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In Hardin, students weigh future with Army recruiters

Teens hit the track to walk for Goggins challenge
Posted at 6:59 PM, Mar 11, 2024
and last updated 2024-03-12 11:26:16-04

HARDIN — Walking 48 miles in 48 hours isn't easy, especially if you're carrying a 35-pound rucksack.

It's what two soldiers from Billings Army and Army Reserve Recruitment are trying to do over the next three days at several area high schools, with the goal of showing how the military has strengthened them. Their first stop Monday was Hardin High School, hoping to tap into Montana's Native American population.

“We wanted to incorporate our local schools and get students, faculty, staff, interested in participating as well,” said Sgt. First Class Caleb Bright of Billings Army and Army Reserve Recruitment.

Hardin High students and teachers had the chance to join Bright and Staff Sgt. Kyle Muniz as they walked four miles carrying rucksacks around the school's track.

"Doesn't hurt to try," said 16-year-old Hardin High sophomore Lyle BrightWings before he hit the track.

16-year-old Hardin High School sophomore, Lyle BrightWings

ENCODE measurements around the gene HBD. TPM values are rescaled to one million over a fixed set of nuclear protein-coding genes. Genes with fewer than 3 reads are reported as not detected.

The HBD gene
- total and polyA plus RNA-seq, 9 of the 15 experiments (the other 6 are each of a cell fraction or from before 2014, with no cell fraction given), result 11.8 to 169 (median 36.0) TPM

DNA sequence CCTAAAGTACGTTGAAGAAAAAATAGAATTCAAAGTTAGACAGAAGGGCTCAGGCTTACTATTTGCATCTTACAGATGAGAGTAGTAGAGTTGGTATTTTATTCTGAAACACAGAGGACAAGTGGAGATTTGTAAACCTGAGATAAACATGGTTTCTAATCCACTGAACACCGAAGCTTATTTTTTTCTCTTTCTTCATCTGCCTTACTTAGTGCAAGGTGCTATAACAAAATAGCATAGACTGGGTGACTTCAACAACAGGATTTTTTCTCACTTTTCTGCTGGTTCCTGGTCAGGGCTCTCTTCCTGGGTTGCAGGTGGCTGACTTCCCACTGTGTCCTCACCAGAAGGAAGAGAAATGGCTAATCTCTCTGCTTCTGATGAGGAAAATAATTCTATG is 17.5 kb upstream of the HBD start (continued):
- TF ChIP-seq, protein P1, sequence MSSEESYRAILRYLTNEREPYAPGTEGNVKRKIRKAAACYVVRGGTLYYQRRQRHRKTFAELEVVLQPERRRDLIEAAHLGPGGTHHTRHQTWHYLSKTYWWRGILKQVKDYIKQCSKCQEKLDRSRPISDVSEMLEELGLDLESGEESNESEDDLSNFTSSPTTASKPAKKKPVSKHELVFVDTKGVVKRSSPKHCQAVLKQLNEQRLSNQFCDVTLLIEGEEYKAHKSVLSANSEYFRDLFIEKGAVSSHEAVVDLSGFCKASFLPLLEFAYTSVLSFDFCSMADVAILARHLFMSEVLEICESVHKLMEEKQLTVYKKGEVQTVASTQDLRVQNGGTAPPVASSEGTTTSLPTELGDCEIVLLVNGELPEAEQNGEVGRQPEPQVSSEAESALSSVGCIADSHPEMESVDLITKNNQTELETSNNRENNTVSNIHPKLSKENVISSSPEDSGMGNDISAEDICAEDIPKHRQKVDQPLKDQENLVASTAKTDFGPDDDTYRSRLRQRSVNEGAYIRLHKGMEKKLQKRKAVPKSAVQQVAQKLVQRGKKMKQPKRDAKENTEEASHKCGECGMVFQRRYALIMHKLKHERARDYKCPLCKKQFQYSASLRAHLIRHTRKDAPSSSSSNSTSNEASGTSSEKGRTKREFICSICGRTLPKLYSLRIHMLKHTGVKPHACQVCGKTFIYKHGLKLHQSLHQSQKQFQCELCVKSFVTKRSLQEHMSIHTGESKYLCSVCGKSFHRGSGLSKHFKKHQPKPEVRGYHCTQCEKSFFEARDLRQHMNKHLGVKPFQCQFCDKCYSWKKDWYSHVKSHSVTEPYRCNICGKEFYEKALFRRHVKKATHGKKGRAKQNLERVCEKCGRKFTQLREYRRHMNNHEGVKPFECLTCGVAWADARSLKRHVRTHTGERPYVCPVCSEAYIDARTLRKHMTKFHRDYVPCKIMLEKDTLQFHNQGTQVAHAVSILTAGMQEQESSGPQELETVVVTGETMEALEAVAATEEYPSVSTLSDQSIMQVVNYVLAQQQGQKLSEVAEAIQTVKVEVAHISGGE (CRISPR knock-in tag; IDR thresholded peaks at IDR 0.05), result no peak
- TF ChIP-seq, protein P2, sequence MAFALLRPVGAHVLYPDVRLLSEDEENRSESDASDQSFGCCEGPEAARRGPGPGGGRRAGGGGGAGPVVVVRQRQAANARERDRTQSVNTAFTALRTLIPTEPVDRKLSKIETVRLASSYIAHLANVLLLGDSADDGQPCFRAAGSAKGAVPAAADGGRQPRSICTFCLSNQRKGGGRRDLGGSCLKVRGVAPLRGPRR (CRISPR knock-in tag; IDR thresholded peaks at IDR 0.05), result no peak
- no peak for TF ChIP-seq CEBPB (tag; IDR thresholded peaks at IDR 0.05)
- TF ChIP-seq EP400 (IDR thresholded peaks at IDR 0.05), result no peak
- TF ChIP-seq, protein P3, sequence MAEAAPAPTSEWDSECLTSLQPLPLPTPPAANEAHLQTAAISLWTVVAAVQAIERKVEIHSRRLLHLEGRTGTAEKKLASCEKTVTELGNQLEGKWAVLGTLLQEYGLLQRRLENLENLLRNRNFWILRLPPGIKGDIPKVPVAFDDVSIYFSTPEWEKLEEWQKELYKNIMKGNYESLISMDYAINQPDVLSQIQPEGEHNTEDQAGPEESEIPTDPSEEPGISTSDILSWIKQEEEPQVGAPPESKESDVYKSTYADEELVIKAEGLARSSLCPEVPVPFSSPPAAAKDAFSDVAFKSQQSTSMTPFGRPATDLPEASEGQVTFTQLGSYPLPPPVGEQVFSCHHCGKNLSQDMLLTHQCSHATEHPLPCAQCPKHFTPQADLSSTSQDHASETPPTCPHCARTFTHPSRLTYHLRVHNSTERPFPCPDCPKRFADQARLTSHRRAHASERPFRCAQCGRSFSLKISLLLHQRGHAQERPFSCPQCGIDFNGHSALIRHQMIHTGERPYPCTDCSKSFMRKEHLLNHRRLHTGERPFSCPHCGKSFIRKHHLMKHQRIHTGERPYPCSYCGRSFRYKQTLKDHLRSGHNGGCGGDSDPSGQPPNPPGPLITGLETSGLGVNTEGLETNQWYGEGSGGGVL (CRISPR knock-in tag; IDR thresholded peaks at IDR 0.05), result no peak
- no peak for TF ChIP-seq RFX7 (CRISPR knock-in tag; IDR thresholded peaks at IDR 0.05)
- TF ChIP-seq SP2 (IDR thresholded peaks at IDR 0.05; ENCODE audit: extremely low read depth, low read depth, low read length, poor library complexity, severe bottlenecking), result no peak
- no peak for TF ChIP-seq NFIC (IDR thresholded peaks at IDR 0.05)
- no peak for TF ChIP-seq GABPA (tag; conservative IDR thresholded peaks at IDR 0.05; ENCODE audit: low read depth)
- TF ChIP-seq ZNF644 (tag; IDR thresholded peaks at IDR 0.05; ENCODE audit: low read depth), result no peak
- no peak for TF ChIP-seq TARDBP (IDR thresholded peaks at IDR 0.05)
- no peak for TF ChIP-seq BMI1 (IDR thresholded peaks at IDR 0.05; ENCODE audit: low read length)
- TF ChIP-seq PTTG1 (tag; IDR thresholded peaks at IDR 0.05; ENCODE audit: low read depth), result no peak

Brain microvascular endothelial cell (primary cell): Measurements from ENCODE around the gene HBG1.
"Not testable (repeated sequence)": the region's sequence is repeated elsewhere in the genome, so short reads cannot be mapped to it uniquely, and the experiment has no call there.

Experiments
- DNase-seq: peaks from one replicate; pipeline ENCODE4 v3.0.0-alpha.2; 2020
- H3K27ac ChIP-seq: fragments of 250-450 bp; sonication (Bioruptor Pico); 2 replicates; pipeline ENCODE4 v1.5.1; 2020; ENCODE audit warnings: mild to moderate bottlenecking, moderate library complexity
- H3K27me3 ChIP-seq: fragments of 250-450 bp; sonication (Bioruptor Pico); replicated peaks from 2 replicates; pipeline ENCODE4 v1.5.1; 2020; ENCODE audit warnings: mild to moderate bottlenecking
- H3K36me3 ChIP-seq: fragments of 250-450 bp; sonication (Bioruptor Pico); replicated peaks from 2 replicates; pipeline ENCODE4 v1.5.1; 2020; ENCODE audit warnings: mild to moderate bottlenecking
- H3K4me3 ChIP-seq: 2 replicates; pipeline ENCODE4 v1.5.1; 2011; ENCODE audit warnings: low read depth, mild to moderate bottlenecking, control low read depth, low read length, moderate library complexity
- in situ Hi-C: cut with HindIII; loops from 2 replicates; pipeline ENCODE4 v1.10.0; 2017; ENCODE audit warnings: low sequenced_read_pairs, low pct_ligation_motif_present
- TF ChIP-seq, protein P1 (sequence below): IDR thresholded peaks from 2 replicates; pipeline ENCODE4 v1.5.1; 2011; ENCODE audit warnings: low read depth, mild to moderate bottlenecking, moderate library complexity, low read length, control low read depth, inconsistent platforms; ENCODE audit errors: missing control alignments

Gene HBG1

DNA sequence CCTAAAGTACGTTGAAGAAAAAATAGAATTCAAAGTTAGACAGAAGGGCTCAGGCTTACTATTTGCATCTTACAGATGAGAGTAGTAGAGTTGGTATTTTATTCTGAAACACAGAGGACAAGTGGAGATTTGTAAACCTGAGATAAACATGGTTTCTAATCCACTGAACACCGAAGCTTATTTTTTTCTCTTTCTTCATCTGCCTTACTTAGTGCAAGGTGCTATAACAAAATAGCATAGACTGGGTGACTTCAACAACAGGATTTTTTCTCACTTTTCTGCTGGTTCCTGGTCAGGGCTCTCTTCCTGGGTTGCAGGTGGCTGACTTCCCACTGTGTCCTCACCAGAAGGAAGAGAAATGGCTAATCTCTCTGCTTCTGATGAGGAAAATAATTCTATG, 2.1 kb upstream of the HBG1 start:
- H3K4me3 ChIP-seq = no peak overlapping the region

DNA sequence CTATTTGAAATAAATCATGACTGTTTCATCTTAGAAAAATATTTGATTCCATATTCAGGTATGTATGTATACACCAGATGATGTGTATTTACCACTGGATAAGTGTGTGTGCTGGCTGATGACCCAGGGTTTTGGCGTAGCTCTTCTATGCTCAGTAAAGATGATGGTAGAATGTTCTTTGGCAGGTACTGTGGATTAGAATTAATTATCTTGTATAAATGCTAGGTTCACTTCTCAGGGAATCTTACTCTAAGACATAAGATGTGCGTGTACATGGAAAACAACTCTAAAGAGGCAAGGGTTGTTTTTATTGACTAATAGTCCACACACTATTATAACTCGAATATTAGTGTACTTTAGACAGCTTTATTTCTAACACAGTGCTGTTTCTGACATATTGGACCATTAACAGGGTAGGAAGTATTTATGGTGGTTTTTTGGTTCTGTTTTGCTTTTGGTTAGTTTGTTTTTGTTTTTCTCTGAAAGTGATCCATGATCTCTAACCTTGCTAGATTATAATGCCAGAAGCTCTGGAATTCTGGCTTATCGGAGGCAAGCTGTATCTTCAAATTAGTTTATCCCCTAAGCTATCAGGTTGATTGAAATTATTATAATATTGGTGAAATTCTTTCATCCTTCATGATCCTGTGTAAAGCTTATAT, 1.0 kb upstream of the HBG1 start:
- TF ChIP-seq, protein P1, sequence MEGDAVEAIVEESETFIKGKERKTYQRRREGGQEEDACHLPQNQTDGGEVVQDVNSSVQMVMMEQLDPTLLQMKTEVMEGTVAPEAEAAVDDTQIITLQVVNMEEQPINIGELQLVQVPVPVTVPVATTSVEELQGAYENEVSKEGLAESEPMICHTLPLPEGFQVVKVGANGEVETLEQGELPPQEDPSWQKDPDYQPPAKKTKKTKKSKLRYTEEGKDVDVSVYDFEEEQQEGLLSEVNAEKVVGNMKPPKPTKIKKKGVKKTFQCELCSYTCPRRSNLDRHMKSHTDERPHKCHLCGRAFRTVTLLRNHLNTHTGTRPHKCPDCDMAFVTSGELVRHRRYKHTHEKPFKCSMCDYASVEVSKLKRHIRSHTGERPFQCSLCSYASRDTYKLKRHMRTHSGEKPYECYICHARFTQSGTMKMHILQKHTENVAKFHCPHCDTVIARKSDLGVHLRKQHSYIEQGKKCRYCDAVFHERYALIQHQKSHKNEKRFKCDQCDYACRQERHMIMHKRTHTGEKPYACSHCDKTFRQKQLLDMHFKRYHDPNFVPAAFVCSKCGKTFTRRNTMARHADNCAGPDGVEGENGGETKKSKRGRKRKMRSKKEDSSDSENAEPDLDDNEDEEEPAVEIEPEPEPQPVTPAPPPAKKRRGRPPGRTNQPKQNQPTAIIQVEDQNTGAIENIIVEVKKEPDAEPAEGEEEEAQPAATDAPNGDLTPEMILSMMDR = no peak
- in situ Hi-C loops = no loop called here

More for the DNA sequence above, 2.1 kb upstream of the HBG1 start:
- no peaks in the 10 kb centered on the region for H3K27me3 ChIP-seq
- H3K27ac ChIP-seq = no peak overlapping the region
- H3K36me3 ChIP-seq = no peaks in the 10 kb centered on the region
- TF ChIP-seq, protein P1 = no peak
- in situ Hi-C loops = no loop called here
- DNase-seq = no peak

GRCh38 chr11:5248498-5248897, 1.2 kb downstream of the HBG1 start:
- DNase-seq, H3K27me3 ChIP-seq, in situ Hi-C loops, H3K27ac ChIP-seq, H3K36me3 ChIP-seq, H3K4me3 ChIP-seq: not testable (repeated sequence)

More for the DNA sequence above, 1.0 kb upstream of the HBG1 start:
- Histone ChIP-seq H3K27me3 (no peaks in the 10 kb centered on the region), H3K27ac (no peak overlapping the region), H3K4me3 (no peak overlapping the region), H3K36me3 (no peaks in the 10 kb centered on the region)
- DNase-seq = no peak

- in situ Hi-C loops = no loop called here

The Goggins Challenge entails walking four miles every four hours for 48 hours.

"It’s going to be 12 stops total,” Bright said.

Hardin was the first stop of several schools where recruiters gave students a peek into what a future in the Army might look like at a time when recruitment is a challenge.

According to the Department of Defense, military services collectively missed recruiting goals by about 41,000 recruits last year, and attracting new soldiers has been a struggle for years.

“I like running and yeah, I think doing it for the Army would be pretty fun,” chimed 16-year-old Hardin High sophomore, Gregory OldBull.

Lucky for Bright and Muniz, their first stop was a great choice.

Hardin High School students and staff accompany Army Sgt. First Class Caleb Bright and Staff Sgt. Kyle Muniz as they walk around the school's track.

Native Americans have the highest per-capita enrollment in the U.S. military. It's five times the national average for enrollment of any other ethnic group.

“My brother went to try to go to the military since we were little, and now, it’s my turn,” BrightWings said.

“I feel like when I get older, I could be like one of these guys, and come over here,” added OldBull.

It's a future these kids are considering, especially after walking a mile in these recruiters' shoes.

16-year-old Hardin High School sophomore, Gregory OldBull

“We got pushed out of our lands and stuff, so, you know I got to at least try to do something to fight for it too,” said BrightWings.

After their stop at Hardin High, Bright and Muniz carried the challenge to Laurel High School and closed out the day at the Adaptive Performance Center in Billings.

They'll begin the challenge Tuesday morning at the Adaptive Performance Center, and then will visit Billings Senior High School and Billings Skyview High School at 8 a.m. and 12 p.m., respectively.

On March 13, they'll visit Billings West High School to end the challenge at 8 a.m.